Apparently, it got a new paint job, and they have been taken it out for test flights. This plane played a big rule in the 2016 election.

New paint, what does that tell us?

PAZMINO: Well, if it flies, will he campaign, right? And what are they doing? It's been flying. They've been doing test flies like you said, and they are getting it up to speed so they can meet all the requirements that an aircraft has to meet in order to be up in the air, and is he going to be pulling this out?

It's on its way to West Palm Beach, not far from where Mar-a-Lago, is and is he going to be using it. It may not say anything, but is he going to show up with this to campaign on behalf other candidates. I think that's something to be watching out for. It is -- has historically been a very massive prop.

BUMP: I'll just note very quickly, when he went to the Iowa state far in 2015, he very pointedly took his Trump branded helicopter and flew it around the fairgrounds. He sees that actually as a sort of campaign advertisement.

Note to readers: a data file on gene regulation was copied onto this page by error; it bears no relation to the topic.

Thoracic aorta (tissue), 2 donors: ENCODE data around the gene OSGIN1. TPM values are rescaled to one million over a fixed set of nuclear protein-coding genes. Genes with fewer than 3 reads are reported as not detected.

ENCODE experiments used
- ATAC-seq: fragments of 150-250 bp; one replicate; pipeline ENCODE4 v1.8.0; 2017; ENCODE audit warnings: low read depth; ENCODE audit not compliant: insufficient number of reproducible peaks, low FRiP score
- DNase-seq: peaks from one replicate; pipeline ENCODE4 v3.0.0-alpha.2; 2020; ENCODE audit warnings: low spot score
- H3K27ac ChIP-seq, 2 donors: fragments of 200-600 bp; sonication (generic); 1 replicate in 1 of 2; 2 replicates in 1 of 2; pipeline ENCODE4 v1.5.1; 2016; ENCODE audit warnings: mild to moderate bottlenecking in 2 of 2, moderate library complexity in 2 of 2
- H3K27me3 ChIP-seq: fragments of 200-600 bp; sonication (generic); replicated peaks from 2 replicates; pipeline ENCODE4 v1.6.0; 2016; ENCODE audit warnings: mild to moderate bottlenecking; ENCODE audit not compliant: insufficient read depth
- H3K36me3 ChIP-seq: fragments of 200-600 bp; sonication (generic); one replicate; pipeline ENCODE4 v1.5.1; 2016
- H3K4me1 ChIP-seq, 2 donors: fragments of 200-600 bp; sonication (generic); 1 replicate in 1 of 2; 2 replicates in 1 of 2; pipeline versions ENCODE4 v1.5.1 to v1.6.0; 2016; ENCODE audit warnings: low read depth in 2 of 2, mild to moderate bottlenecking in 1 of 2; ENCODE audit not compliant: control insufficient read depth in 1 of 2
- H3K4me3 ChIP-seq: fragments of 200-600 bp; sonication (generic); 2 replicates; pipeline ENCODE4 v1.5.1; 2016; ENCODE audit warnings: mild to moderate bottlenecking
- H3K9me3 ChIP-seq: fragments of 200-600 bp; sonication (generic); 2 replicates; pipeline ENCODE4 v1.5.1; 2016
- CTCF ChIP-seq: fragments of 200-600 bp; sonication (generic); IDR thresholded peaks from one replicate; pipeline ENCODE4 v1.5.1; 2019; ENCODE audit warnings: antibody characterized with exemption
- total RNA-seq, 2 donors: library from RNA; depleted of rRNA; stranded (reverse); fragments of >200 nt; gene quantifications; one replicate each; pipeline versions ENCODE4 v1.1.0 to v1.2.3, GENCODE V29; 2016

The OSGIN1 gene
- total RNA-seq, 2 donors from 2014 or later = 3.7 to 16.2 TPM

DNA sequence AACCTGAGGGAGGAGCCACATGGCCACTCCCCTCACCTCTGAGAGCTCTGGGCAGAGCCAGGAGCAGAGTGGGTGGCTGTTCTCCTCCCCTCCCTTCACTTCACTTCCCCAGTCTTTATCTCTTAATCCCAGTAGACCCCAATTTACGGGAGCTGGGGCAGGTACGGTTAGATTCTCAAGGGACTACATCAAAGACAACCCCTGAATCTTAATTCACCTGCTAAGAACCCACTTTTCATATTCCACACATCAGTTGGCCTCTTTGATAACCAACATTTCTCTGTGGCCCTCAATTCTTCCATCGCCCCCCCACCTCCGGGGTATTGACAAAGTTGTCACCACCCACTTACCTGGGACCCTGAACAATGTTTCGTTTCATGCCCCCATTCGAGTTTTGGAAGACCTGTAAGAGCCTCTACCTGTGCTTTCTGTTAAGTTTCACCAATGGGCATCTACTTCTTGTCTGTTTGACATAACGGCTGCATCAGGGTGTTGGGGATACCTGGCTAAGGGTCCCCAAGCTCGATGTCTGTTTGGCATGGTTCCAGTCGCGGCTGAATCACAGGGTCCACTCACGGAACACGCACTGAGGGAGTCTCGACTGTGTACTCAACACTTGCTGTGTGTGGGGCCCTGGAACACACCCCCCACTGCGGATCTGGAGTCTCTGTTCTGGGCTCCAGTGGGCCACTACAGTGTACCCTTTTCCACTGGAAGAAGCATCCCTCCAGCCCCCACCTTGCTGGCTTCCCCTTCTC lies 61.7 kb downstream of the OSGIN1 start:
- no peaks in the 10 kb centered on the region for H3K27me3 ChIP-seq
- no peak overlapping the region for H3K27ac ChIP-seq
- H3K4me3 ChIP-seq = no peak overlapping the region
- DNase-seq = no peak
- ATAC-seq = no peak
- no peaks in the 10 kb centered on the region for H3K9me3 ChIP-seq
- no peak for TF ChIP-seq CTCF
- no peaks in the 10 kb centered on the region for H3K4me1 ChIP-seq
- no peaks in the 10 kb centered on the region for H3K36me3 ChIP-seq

BERMAN: Also possibly need it to fly to depositions. He's been doing those a lot lately.

Philip, Gloria, great to see both of you. Thank you very much.

Their stories don't make national headlines but that doesn't make them any less important. How the FBI is launching a new tool to help find hundreds of missing native and indigenous people.



BERMAN: Now for our buried lead, stories we think deserve more attention than they're getting. This month, a Navajo woman completed a 2,400-mile walk from Arizona to Washington, D.C.

Seraphine Warren did it not only to draw attention to the unsolved mystery of her missing aunt who disappeared 16 months ago but also to highlight the appalling numbers of missing Native Americans. Appalling.

The victims often are women and the disappearances have been going on and overlooked for decades.

But as CNN's Josh Campbell shows us, that is finally changing. (BEGIN VIDEOTAPE)

JOSH CAMPBELL, CNN CORRESPONDENT (voice-over): It's hard to believe that amid so much beauty --


CAMPBELL: -- there could be so much pain.

ACEVEDO: I pray that if somebody knows something, that they would say something.